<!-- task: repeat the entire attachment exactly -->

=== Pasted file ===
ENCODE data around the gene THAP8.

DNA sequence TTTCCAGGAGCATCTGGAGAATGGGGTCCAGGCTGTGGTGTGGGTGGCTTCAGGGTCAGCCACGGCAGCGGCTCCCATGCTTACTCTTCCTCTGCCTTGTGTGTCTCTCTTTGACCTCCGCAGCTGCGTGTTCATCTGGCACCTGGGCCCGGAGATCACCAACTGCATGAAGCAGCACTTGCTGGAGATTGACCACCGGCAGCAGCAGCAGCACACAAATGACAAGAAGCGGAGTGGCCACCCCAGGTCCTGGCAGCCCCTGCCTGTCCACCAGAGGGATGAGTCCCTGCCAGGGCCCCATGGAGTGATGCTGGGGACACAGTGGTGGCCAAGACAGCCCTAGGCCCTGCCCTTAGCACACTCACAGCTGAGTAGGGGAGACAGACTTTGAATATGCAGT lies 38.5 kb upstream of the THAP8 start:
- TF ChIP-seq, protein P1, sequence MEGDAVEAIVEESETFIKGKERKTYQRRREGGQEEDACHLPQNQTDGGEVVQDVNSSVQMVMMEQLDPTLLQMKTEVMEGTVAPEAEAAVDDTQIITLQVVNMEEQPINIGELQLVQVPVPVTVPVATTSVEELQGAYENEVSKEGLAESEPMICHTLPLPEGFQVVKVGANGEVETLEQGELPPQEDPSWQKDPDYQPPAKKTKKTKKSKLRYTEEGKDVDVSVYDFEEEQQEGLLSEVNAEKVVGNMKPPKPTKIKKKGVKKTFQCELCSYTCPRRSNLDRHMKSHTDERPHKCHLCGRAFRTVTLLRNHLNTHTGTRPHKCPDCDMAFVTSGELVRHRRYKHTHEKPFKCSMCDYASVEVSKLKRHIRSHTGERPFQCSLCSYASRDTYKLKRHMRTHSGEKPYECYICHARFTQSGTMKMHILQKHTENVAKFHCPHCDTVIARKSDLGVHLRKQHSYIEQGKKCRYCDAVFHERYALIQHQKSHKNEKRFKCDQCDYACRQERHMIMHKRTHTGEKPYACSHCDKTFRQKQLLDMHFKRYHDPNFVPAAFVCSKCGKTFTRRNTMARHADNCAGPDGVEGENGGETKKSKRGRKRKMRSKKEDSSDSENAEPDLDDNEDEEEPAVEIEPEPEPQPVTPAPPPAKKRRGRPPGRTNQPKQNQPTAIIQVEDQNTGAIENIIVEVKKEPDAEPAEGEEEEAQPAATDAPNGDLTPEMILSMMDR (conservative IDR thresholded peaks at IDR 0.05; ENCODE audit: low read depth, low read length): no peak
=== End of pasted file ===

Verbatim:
ENCODE data around the gene THAP8.

DNA sequence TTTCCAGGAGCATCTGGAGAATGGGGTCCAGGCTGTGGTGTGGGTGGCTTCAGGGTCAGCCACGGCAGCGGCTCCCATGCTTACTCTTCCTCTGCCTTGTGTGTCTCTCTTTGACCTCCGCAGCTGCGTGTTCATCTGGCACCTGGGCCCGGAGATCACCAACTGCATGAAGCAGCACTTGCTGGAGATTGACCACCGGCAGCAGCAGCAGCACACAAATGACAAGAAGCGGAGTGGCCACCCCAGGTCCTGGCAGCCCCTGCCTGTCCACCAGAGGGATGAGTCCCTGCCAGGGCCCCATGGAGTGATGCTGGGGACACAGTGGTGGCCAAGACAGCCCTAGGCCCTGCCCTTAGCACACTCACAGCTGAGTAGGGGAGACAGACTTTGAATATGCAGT lies 38.5 kb upstream of the THAP8 start:
- TF ChIP-seq, protein P1, sequence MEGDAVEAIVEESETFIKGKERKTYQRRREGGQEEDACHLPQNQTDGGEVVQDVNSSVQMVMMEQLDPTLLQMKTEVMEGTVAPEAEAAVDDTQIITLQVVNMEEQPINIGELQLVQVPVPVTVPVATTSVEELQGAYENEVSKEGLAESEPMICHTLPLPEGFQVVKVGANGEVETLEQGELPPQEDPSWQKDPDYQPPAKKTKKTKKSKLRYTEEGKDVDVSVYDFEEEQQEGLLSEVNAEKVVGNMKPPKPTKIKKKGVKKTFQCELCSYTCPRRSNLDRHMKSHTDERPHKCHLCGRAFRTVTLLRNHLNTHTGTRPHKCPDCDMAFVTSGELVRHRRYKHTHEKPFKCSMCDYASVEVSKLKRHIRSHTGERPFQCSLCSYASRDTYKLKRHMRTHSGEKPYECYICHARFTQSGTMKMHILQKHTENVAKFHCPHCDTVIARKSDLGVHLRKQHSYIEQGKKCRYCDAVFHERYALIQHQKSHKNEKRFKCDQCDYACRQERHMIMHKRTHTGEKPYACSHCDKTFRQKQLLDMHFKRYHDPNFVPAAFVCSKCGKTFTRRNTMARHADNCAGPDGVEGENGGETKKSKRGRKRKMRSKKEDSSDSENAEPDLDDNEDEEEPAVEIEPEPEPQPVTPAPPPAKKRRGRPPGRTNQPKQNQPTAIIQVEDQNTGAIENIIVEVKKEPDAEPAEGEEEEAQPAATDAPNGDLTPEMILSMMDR (conservative IDR thresholded peaks at IDR 0.05; ENCODE audit: low read depth, low read length): no peak